Qualifying as a Podiatrist


In order to be able to register with the Health and Care Professions Council (HCPC) and therefore practice as a Podiatrist in the UK, you have to complete a recognised Podiatry degree. Recognised means that the degree course has been approved by the HCPC which is the governing body for Podiatry.


There are 13 Podiatry programmes across the UK offering recognised full time Bachelor of Science honours degrees in Podiatry/Podiatric Medicine. The courses take 3 or 4 years to complete depending on where you chose to study.
As the courses are delivered by so many different institutions, the structure of delivery and content of each course varies but all of them are modular. You are required to pass all of the course in order to qualify and practice as a Podiatrist.
All of the courses involve a significant amount of hands on clinical work with patients, both in academic and placement environments. This equates to approximately 1,000 clinical hours.

Work shadowing is a great way of finding out about Podiatry first hand. It is an important part of your career decision making process. Spending time with a Podiatrist gives you the opportunity to see the work they do and experience their working environment first hand. It also gives you the opportunity to ask all of your questions and get the answers directly from someone who has been through the training and is now working in the profession.

Podiatry degree admission tutors are also keen to see that you have undertaken some form of work shadowing and in many cases undertaking this work shadowing is a requirement of application.

Entry Requirements

Entry requirements vary for each university so we recommend that you contact your preferred university directly to check what qualifications they will require.

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CASE STUDIES

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Dan Aston

Podiatry Student

Virginia Moore

Podiatry Student

Sam Alexander

Podiatry Student

Dan Aston

Dan Aston

Podiatry Student

I had my own glassblowing business for 11 years, where I made my own coloured ranges of glass from paperweights, bowls, vases and wine glasses to trophies for awards and glass jewellery. I also did demonstrations for schools, special needs groups and women institute groups and I taught people to glass blow on one day glassblowing courses.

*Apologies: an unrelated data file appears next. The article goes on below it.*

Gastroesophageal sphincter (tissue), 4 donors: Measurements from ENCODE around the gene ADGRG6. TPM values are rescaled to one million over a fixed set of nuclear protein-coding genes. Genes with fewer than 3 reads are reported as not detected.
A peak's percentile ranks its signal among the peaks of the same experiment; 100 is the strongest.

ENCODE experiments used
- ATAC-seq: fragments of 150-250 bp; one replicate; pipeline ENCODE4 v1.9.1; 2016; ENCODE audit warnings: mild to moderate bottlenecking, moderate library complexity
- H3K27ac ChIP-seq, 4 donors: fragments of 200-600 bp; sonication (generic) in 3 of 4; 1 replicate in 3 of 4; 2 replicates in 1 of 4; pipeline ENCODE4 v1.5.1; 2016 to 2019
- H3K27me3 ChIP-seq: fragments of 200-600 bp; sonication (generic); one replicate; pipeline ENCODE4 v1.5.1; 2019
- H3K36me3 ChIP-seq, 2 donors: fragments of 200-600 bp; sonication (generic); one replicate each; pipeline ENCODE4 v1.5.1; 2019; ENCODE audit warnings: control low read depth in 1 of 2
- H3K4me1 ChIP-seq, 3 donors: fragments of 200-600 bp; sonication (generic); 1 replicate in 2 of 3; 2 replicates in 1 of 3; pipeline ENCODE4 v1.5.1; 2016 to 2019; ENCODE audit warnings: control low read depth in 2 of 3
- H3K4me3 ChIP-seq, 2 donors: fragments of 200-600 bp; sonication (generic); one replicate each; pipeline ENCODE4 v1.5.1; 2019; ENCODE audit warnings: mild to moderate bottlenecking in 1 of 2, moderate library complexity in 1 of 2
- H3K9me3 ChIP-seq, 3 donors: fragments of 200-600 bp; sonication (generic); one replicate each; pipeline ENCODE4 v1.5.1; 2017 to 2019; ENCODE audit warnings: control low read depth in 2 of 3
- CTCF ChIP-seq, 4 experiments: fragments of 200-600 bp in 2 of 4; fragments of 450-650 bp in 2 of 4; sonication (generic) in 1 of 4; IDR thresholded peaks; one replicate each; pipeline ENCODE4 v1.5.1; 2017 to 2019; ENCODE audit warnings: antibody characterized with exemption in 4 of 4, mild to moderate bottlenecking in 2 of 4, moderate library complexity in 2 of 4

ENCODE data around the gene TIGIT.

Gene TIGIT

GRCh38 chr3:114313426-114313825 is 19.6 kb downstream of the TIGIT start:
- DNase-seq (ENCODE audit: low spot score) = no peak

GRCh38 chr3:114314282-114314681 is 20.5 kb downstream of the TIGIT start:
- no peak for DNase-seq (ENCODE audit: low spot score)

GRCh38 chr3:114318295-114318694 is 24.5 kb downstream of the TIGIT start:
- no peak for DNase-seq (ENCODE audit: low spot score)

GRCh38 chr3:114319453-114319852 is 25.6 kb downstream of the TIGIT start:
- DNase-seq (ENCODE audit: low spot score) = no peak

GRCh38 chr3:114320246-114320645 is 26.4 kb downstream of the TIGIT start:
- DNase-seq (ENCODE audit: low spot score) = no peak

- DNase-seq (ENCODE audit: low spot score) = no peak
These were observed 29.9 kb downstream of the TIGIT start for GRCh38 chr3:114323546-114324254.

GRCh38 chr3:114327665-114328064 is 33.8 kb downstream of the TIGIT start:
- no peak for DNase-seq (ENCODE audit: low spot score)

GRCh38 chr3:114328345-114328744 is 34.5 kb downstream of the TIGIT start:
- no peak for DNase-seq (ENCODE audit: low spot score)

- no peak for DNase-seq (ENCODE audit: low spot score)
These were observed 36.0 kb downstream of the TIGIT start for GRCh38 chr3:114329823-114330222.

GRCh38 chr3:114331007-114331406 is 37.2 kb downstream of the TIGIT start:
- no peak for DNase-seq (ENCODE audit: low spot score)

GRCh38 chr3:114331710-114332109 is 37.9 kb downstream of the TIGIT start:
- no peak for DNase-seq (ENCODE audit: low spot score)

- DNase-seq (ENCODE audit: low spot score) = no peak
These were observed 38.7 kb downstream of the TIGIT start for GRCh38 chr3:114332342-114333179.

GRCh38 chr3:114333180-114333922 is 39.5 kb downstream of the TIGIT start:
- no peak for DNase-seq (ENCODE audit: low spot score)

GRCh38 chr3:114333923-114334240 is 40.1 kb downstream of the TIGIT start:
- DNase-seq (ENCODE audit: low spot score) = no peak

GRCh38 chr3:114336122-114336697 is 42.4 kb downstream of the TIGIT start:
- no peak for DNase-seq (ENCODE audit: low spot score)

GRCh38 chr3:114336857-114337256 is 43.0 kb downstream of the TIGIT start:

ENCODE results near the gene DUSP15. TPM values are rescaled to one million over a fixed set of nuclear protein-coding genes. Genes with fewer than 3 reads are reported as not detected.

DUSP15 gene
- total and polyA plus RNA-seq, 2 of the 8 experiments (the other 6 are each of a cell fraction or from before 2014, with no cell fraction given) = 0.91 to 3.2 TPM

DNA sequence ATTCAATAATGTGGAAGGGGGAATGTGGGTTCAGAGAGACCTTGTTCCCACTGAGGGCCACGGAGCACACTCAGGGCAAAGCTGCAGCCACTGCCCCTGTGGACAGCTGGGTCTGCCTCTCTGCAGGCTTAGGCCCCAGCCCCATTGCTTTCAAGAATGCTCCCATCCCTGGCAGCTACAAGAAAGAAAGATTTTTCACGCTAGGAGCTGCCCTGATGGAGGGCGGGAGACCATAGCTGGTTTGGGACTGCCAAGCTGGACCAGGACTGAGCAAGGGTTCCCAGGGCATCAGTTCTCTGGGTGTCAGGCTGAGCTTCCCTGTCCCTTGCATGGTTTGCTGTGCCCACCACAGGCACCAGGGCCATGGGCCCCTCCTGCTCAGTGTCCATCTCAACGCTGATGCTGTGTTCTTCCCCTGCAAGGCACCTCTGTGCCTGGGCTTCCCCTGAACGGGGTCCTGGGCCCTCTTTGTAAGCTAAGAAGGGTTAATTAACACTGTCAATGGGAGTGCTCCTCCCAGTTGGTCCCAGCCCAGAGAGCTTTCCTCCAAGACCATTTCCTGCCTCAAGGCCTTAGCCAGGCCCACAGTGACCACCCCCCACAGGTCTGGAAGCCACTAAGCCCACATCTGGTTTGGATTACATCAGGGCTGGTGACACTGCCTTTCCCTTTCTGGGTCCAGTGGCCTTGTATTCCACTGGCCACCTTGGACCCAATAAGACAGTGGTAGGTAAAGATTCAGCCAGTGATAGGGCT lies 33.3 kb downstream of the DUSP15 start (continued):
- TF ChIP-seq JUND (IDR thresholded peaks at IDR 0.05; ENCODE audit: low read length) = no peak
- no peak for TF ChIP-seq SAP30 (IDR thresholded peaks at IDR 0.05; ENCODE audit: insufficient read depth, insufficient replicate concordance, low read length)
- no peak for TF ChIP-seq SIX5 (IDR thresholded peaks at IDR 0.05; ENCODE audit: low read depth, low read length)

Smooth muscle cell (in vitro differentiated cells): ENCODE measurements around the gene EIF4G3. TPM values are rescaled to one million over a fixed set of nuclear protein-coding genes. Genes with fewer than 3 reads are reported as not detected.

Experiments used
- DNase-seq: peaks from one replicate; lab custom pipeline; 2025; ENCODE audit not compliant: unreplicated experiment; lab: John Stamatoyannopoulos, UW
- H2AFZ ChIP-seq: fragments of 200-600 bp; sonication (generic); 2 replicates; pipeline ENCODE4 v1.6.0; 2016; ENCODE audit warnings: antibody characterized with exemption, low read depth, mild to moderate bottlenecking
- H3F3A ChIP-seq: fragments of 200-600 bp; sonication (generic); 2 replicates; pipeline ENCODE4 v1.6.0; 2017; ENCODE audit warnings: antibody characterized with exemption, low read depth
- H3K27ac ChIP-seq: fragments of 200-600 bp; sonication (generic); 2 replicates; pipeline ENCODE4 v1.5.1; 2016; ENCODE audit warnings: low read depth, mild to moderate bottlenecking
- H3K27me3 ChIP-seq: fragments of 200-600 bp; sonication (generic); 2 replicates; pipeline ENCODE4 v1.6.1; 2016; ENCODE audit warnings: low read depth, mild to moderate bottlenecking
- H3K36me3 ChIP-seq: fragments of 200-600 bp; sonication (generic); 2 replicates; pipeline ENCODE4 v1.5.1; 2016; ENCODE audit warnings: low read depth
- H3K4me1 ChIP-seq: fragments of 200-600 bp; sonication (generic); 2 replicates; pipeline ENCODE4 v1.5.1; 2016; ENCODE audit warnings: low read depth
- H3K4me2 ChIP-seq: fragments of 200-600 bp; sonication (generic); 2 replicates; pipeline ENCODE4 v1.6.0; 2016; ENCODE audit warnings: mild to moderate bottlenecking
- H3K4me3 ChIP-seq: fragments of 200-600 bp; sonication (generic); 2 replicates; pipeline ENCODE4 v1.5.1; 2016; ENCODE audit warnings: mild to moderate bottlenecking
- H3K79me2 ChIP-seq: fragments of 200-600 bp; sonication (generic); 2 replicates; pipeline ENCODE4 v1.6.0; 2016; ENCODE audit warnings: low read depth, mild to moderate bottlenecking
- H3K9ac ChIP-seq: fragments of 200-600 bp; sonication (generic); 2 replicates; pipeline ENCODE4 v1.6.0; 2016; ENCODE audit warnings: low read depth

However recently I had to sell the business and decide on a new career path. I chose a career where I could use my hand skills and people skills and Podiatry was perfect as it contained these attributes. I am a people person and like to help people in all situations. I really enjoy the course and I am finding it fascinating, as well as making new friends.

Virginia Moore

Virginia Moore

Podiatry Student

As a mature student and a mother of two I never thought it would be possible to attend university to study Podiatry. Before I started the course I was working in a clinic alongside a Podiatrist where I became interested in the profession. I realised it was a career for me as I enjoy interacting with people and learning about anatomy and physiology.

Previous to starting the course I had to do an Access to Higher Education Diploma in Science as I did not have the qualifications to go to university. I found the Access course extremely helpful as it provided me with the foundations I needed for the degree. The Podiatry course is academically challenging which I enjoy, and working alongside Podiatrists and other healthcare professionals on clinical placements allows me to put theory into practice.

Sam Alexander

Sam Alexander

Podiatry Student

Coming from a family of runners I have stood cheering at many marathons. Watching the runners cramping up and the painful limp to reach the finish definitely sparked my interest in how our legs and feet function and what can go wrong. This interest is what led me to train for a career in Podiatry.

I am really enjoying my time at university and the course has highlighted so many other aspects of Podiatry that I had not considered before. It has been really exciting taking on all of this new knowledge and even though there is a lot of it, the course is well structured and is broken down into manageable chunks. Clinic can be a challenge but it is my favourite aspect of the course. I am looking forward to the future and all of the opportunities that this career will provide.